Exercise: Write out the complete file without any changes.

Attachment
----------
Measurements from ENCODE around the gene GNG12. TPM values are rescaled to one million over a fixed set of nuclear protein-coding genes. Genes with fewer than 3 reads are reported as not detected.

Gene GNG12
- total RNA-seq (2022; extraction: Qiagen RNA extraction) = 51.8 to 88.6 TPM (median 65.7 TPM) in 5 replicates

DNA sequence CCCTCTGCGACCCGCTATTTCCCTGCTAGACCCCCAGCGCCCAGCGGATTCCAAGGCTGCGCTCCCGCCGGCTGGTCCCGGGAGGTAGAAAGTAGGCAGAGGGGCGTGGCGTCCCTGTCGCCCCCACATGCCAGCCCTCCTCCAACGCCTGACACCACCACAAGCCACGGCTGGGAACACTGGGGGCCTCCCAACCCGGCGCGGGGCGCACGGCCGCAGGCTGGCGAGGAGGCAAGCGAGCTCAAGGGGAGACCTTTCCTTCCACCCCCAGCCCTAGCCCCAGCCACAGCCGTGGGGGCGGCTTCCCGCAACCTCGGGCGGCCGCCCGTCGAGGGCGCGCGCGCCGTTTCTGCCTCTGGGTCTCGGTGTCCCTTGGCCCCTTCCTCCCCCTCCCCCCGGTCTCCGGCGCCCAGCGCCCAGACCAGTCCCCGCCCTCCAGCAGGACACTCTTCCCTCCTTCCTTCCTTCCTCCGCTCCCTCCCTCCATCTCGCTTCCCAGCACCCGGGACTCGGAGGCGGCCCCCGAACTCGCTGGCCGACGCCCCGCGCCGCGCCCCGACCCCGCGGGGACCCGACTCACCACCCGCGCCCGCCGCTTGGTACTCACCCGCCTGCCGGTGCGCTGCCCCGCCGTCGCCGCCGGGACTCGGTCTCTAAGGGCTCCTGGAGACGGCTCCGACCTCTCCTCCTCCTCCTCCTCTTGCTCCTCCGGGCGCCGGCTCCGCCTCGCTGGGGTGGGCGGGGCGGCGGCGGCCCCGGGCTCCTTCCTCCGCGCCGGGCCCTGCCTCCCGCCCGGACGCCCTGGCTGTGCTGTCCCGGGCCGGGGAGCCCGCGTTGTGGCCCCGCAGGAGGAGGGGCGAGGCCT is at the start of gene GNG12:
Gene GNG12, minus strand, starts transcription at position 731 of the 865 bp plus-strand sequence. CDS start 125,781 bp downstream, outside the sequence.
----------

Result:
Measurements from ENCODE around the gene GNG12. TPM values are rescaled to one million over a fixed set of nuclear protein-coding genes. Genes with fewer than 3 reads are reported as not detected.

Gene GNG12
- total RNA-seq (2022; extraction: Qiagen RNA extraction) = 51.8 to 88.6 TPM (median 65.7 TPM) in 5 replicates

DNA sequence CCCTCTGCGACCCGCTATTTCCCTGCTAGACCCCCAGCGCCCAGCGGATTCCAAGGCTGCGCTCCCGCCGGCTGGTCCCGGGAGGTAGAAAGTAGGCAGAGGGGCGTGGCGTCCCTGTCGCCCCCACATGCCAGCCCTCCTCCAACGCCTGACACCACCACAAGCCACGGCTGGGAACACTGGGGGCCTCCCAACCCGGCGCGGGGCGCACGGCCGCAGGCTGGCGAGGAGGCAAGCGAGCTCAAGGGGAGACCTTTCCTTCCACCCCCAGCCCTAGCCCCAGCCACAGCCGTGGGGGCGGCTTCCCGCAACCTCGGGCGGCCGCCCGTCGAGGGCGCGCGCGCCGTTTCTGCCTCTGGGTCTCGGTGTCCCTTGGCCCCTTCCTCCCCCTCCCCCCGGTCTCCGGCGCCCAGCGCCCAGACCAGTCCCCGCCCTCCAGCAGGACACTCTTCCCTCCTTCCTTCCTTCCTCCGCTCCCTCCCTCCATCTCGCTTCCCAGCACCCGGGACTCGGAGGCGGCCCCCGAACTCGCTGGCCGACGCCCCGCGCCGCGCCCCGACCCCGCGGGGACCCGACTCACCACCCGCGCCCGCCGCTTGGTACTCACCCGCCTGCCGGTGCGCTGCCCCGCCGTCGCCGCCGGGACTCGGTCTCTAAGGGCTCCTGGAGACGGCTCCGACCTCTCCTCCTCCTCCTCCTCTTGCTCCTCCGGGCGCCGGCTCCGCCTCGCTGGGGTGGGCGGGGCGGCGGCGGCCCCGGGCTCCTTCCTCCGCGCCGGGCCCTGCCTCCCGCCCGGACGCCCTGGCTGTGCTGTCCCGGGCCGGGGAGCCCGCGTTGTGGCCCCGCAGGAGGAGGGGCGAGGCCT is at the start of gene GNG12:
Gene GNG12, minus strand, starts transcription at position 731 of the 865 bp plus-strand sequence. CDS start 125,781 bp downstream, outside the sequence.